Tesla Launches $35,000 Model 3 At Last; Shifting All Sales Online And Closing Stores
We've got quite the roundup of Tesla related news for you today. Tesla has announced general availability of the long-awaited $35,000 Model 3 base edition that Elon Musk promised over three years ago.
The Model 3's previous starting price as of yesterday was just a bit over $42,000 so this is good for a seven thousand dollar discount. The new base Model 3 will have a range of 220 miles under normal driving conditions and will achieve a 0-to-60 time of 5.6s on the way to a top speed of 130 miles per hour.
The announcement comes at a crucial time for Tesla (NASDAQ:TSLA), as U.S. tax incentives for buying an electric vehicle are drying up. Buyers a few months ago could get up to $7,500 back in tax rebates and those incentives going away means buyers are less likely to see the value proposition in a Model 3. A nice $7,000 discount goes a long way in easing that pain, and the timing makes sense, as Tesla has probably burned through the bulk of its impressive half a million (or more) pre-orders it received for the vehicle.
Tesla is hoping the price cut will boost demand; must make some sacrifices to ease the hit on margins
However, margins have been a crucial item for the EV-maker as of late, and last quarter the company cited 20 percent margins on the Model 3. A steep price cut will undoubtedly hurt margins and Elon touched on this during the media call saying, "It is excruciatingly difficult to make this car for $35,000 and still be financially sustainable." Something must give to allow for the price cut.
That something is Tesla's retail stores. Tesla will be closing many of its salesrooms in an effort to further cut costs; the sales staff at those locations will be laid off. The remaining brick and mortar locations will serve as a physical gallery and information center where would-be buyers can stop in and check out the cars in person, but all sales will be done on-line and via mobile according to CEO Musk:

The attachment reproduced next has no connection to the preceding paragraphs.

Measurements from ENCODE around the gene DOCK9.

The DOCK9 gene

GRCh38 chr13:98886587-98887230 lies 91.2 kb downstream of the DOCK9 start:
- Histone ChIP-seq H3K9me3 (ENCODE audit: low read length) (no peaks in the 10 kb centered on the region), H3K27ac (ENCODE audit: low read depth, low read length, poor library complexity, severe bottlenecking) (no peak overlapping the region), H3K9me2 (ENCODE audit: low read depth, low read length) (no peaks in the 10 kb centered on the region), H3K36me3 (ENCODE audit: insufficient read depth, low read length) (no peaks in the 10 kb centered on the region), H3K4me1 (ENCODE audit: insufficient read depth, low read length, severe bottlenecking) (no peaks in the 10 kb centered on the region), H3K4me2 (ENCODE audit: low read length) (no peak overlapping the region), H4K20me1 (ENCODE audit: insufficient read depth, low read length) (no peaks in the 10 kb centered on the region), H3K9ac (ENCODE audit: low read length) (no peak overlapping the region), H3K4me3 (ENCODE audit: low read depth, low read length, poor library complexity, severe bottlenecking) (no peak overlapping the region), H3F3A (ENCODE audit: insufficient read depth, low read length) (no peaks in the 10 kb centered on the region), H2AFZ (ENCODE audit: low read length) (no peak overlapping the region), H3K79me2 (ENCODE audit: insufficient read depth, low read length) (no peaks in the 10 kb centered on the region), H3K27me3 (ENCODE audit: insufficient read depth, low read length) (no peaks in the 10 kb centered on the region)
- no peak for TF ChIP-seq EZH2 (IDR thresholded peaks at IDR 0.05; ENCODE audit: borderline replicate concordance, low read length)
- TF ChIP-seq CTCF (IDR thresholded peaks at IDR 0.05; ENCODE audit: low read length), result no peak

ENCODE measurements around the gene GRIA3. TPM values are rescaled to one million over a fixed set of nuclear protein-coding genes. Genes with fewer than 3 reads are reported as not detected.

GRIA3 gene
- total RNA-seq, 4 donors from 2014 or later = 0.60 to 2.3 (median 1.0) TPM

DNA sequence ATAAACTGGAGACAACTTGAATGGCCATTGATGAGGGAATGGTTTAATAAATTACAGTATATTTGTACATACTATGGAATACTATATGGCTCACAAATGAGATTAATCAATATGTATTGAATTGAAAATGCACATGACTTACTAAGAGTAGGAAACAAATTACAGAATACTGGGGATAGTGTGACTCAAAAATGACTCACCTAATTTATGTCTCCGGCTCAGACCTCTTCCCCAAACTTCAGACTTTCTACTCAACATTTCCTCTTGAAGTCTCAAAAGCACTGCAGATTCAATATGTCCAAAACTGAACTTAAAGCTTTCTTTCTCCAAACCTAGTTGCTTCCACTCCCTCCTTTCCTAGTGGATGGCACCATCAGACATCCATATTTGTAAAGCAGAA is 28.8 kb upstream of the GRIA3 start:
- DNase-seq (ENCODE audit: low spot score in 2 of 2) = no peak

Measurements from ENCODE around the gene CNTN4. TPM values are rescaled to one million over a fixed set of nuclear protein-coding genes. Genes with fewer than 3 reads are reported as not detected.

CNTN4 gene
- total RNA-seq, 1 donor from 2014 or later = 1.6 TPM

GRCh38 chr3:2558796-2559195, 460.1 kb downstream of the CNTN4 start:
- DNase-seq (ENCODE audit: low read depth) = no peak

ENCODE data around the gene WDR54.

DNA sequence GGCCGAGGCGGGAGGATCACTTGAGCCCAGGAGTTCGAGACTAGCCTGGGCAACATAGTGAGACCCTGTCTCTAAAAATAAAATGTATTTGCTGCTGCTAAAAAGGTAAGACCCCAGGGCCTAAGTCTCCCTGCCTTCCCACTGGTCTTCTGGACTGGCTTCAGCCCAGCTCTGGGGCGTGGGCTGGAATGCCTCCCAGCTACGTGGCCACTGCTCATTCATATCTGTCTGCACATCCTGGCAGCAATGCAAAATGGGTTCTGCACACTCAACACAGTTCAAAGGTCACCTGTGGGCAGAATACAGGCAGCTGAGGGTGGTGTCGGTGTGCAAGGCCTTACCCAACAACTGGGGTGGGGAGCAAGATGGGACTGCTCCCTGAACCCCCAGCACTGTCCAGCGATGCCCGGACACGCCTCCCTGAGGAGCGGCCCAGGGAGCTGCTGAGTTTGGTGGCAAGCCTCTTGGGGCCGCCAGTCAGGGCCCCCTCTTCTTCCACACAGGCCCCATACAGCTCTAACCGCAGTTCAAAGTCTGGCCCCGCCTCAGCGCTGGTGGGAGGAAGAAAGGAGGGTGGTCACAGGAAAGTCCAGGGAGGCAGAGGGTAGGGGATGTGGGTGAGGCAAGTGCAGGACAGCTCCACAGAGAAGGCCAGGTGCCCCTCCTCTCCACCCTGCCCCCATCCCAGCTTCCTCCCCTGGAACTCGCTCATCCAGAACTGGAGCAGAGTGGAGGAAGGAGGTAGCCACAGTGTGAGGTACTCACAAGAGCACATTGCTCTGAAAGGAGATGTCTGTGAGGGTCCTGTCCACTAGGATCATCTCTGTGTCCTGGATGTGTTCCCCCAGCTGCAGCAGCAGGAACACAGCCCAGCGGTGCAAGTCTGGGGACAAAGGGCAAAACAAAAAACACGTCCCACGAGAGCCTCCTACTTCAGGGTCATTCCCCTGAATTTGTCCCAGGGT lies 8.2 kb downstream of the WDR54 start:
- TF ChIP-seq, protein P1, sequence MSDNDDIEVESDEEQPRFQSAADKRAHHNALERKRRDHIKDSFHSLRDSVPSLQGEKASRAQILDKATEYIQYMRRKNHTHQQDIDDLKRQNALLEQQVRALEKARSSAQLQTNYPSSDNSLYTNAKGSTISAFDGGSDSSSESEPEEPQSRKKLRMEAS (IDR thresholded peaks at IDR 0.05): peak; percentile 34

You can buy your car on your phone in about one minute in the U.S. We will still have stores, but they will be converted to galleries and information centers.
-Elon Musk, Tesla CEO
As an aside to the move to all-online sales, the company will now offer customers a full money back deal as long as the car is returned before 1,000 miles tick on the odometer or up to a week has passed since delivery is taken of the vehicle.
Lastly, and most importantly to investors and traders, Mr. Musk said on the call that he expects the company to miss profitability this quarter after two consecutive black quarters. He said optimistically that the company might eek out a small profit but will most likely lose money for the first quarter. The Tesla CEO did say he expects a solid and profitable second quarter.
Wall Street never wants to hear that kind of news and Tesla stock immediately sank over 3 percent in after-hours trading after the news broke. Prices are hovering around $310 per share as of this writing, off from the 52-week high of $387.
It makes sense here that Tesla is looking to boost demand of its Model 3. It spend a huge amount of effort and capital last year learning how to optimize its processes to really pump up production and delivery of the Model 3. Now that it has somewhat scaled out its ability to produce Model 3's, its looking to capitalize on that by enticing customers in a lower price bracket. It seems like a good move here to move sales online in conjunction with a cheaper $35,000 Model 3. If they can cut costs enough to absorb the marginal impact of reducing the Model 3's price by almost 20 percent, all while boosting demand and keeping its newly optimized production lines busy then its a win-win.
You can immediately order a base Model 3 on Tesla's website with delivery in "two to four weeks".
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